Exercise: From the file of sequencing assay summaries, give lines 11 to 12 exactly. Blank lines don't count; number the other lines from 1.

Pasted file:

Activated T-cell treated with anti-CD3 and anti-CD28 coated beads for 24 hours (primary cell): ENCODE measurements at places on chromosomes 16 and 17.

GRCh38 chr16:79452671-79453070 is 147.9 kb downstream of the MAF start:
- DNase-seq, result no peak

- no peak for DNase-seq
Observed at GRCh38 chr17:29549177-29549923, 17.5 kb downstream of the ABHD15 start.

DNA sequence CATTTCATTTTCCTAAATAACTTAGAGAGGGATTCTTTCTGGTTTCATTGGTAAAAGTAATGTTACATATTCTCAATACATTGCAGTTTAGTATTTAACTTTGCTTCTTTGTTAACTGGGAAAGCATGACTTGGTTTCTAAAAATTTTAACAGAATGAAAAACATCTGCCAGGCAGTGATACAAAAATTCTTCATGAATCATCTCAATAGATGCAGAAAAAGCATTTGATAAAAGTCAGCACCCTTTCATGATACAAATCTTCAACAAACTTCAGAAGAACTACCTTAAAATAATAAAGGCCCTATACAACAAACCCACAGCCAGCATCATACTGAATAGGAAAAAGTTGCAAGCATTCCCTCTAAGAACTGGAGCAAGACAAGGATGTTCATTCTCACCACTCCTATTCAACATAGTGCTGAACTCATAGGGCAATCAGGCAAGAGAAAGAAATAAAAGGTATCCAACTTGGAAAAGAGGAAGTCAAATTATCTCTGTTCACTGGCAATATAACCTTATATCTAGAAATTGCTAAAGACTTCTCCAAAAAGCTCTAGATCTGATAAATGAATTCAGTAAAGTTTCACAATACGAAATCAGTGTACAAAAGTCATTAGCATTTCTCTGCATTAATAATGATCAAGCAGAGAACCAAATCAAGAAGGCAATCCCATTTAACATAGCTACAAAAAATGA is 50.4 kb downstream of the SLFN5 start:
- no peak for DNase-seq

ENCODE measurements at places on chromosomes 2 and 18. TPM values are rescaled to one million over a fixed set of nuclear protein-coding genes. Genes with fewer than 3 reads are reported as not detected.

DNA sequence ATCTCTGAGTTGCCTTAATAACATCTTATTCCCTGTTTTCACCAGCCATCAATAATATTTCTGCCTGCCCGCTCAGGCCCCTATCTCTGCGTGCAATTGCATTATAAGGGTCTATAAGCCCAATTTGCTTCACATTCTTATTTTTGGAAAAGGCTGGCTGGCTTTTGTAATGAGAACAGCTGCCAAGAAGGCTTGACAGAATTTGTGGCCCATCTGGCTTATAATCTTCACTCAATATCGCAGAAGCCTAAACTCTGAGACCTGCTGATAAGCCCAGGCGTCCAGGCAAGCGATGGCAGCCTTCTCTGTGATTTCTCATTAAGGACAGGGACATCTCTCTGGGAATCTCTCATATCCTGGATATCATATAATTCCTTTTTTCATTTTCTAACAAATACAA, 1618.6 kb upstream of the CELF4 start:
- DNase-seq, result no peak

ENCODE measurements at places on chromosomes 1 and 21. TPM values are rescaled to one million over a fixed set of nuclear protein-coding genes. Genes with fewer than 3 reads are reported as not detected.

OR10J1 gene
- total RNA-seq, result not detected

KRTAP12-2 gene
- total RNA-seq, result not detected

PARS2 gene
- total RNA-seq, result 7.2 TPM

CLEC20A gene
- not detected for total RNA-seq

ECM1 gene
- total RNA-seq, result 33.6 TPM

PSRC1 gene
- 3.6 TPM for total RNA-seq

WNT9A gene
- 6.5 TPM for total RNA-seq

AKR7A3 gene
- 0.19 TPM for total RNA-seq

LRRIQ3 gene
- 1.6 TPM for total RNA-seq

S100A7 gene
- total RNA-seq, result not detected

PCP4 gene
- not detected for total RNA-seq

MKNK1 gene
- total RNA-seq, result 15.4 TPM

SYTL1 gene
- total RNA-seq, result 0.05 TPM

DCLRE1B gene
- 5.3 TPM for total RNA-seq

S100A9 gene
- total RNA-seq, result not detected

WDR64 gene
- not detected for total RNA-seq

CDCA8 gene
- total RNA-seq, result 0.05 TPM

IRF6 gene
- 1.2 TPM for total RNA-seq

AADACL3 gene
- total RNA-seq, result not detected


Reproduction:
ENCODE measurements at places on chromosomes 1 and 21. TPM values are rescaled to one million over a fixed set of nuclear protein-coding genes. Genes with fewer than 3 reads are reported as not detected.

OR10J1 gene